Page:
BY DOUG LORIMER
"The Iraqi people will administer Iraq", White House press secretary Ari Fleischer declared, appropriately on April Fool's Day. That same day, Jay Garner, the retired US army general who has been selected by the White House to administer a post-Saddam Iraq, set foot in Iraq for the first time, visiting the US-occupied southern Iraqi port of Umm Qasr.
In January, Garner was appointed by US war secretary Donald Rumsfeld to head the Pentagon's Office of Reconstruction and Humanitarian Assistance (ORHA), which will govern Iraq after the country is declared "liberated" from Saddam Hussein's rule by General Tommy Franks, commander of the US invasion force.
A veteran of the Vietnam War and a close friend of Rumsfeld, Garner is president of SY Coleman, a subsidiary of the military electronics company L-3 Communications, which provides technical services for the Patriot missile system being used in Kuwait. Last month, L-3 was awarded a US$1.5 billion contract to provide logistics services to the US Special Operations Command.
During the 1991 Gulf War, Garner was involved in the Patriot system's deployment in Israel. He served as commander of the US Army's Space and Strategic Defence Command from 1994 to 1996. He retired from the army in 1997.
Garner was a member of the Commission to Assess the Ballistic Missile Threat to the United States set up by the US Congress in 1998, along with Paul Wolfowitz (now Rumsfeld's deputy) and James Woolsey, then director of the CIA. The commission, headed by Rumsfeld, singled out three countries as threatening the US with ballistic missiles — North Korea, Iran and Iraq. These are the three countries — President George Bush's "axis of evil" — that have since been singled out by the Pentagon as targets for pre-emptive US military attack.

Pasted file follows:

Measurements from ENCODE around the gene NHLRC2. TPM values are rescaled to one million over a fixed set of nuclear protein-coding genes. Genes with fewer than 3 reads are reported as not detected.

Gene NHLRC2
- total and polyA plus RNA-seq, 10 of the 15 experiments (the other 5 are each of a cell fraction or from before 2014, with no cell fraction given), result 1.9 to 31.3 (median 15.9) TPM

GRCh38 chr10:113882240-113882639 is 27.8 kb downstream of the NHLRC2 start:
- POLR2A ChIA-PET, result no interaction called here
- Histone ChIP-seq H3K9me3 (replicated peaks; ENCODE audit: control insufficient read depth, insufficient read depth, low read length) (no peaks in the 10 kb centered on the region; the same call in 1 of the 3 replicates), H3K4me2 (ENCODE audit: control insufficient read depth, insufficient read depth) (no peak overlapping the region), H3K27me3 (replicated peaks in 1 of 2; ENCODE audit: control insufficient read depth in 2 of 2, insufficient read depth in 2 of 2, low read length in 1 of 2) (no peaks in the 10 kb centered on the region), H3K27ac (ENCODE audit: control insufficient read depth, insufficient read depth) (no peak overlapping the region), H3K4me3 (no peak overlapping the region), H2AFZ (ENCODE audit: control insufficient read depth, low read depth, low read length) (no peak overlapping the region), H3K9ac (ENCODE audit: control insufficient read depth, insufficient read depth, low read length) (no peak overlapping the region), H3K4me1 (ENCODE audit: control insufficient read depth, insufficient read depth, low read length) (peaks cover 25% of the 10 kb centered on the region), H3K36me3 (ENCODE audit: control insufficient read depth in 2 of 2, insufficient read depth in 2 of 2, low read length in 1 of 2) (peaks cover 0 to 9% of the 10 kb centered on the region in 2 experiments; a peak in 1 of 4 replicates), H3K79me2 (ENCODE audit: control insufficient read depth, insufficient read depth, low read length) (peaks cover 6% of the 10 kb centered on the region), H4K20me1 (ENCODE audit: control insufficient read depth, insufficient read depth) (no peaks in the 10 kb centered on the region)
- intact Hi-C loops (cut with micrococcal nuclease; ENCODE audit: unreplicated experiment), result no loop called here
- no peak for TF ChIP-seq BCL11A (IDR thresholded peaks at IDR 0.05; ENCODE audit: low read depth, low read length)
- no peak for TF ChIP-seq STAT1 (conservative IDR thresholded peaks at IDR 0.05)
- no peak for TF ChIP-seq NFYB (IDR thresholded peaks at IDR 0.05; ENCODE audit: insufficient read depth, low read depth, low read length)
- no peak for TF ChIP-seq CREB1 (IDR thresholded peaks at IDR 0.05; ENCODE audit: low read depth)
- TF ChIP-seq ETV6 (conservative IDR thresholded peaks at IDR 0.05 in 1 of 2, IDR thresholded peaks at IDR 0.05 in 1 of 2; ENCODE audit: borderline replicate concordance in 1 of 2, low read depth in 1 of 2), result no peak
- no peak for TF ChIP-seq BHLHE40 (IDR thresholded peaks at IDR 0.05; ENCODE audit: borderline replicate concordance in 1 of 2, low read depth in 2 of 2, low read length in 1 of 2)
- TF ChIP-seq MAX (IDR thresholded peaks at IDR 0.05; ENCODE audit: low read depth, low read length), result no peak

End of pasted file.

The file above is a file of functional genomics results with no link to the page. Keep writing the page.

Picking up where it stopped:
According to the April 2 British Guardian, Rumsfeld and Wolfowitz are pushing to have Woolsey appointed as one of Garner's deputies. They had originally proposed that Woolsey be in charge of Iraq's information ministry "but, according to the Washington Post, that has been rejected as inappropriate by the White House and another top-level post is being sought for him".
Grab for oil
Perhaps Woolsey was considered unsuitable for the job of propaganda minister in Garner's US occupation regime because of his candour in disclosing that a key objective of the US occupation of Iraq is ousting French and Russian oil companies from the Iraqi oil industry to make way for US oil corporations to monopolise control over Iraq's oil production.
Woolsey was quoted by the September 15 Washington Post as saying: "It's pretty straightforward. France and Russia have oil companies and interests in Iraq. They should be told that if they are of assistance in moving Iraq toward decent government, we'll do the best we can to ensure that the new government and American companies work closely with them."
Woolsey is vice-president of the security consulting firm Booz Allen Hamilton, which had contracts with the US government worth $688 million in 2002. He is also a member of the advisory board of the US Committee for the Liberation of Iraq, headed by Bruce Jackson, the former vice-president of the mega-defence contractor Lockheed Martin. The CLI is a spin-off of the right-wing Project for a New American Century (PNAC) lobby group set up in 1997 by Dick Cheney, Rumsfeld and Wolfowitz to advocate an aggressive quest for US global domination.